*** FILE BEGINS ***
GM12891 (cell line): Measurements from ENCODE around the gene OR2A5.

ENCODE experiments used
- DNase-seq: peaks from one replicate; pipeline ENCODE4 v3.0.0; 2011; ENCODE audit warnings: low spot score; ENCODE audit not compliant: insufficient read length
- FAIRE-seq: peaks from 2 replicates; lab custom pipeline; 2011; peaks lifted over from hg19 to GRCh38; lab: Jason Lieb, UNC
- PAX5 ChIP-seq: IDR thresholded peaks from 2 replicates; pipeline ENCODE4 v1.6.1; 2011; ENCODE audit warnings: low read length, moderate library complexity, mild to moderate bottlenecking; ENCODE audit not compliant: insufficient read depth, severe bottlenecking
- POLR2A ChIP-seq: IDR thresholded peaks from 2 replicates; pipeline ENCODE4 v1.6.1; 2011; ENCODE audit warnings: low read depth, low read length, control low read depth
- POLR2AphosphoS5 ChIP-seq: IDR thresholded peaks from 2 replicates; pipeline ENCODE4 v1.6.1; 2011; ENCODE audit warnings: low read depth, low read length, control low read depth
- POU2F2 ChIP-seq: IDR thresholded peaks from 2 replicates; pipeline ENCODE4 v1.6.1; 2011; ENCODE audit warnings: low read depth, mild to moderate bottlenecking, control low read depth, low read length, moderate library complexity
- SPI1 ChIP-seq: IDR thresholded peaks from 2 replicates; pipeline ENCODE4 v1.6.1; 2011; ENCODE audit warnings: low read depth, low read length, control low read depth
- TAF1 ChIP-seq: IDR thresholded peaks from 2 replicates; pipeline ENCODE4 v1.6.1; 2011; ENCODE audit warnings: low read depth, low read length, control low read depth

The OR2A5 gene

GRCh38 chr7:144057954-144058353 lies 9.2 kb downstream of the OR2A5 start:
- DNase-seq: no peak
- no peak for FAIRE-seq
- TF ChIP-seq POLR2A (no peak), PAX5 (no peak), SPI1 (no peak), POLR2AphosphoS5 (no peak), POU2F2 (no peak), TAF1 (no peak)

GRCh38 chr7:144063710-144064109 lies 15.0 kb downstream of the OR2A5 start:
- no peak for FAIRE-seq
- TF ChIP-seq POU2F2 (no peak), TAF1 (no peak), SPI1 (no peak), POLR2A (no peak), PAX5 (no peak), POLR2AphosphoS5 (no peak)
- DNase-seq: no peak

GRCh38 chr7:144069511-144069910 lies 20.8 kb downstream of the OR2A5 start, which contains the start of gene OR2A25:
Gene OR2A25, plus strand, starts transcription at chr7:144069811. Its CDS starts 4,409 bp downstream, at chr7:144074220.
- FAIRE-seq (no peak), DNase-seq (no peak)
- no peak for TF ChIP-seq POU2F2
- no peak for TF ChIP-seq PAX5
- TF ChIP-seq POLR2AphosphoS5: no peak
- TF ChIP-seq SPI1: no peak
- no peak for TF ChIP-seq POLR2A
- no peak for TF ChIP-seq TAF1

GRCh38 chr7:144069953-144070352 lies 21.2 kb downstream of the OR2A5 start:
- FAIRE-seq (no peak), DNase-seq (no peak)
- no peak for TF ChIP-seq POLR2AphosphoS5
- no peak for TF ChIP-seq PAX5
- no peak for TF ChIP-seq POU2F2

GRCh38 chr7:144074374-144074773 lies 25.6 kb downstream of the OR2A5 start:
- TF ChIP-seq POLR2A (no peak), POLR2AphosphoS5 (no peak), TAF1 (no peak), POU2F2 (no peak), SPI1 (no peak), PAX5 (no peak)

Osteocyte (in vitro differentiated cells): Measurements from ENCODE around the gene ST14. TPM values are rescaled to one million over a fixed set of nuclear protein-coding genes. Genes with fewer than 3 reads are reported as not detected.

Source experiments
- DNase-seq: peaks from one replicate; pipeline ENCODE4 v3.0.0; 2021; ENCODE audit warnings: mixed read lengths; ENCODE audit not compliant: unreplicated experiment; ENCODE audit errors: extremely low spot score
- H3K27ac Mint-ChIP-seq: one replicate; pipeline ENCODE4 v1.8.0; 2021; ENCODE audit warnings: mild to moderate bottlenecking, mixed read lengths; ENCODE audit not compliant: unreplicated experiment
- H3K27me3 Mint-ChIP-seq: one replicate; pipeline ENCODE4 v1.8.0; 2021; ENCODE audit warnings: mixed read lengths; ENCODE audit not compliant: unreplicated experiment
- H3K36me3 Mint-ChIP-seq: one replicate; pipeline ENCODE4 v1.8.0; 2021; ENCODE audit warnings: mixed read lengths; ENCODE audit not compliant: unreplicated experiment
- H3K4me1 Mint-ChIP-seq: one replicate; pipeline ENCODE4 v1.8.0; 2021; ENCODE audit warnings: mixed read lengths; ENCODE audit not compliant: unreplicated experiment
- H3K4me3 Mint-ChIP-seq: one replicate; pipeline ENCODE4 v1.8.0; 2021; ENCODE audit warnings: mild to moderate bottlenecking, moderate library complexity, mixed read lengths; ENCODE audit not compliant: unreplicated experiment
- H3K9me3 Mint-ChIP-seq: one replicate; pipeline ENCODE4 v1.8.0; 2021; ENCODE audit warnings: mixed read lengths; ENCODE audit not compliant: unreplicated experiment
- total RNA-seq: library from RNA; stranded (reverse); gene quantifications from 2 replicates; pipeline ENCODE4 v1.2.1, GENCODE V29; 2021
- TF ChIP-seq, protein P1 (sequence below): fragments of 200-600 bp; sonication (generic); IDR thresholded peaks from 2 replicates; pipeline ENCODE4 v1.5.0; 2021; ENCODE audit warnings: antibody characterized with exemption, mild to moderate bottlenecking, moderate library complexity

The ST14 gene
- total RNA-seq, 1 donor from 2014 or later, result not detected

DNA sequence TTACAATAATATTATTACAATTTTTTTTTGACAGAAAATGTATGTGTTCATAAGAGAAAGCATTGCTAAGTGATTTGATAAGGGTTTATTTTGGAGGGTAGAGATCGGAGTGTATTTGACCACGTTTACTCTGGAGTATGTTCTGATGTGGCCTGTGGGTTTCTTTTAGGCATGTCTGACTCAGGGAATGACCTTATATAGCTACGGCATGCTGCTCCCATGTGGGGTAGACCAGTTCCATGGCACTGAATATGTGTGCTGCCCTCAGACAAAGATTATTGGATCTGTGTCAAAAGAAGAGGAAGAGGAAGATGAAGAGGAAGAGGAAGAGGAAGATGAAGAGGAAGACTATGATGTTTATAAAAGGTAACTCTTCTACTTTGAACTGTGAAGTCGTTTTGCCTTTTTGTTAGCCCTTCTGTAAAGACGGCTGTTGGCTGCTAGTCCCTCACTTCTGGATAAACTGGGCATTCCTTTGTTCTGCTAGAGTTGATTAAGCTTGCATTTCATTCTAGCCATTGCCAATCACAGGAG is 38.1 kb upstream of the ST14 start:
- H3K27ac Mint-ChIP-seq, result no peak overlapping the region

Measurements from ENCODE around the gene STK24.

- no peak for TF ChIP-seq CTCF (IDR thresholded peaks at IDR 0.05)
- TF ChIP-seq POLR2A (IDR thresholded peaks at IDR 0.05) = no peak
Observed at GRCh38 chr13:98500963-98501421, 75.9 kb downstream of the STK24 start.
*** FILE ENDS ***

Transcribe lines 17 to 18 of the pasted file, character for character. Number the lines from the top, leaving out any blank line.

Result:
- no peak for FAIRE-seq
- TF ChIP-seq POU2F2 (no peak), TAF1 (no peak), SPI1 (no peak), POLR2A (no peak), PAX5 (no peak), POLR2AphosphoS5 (no peak)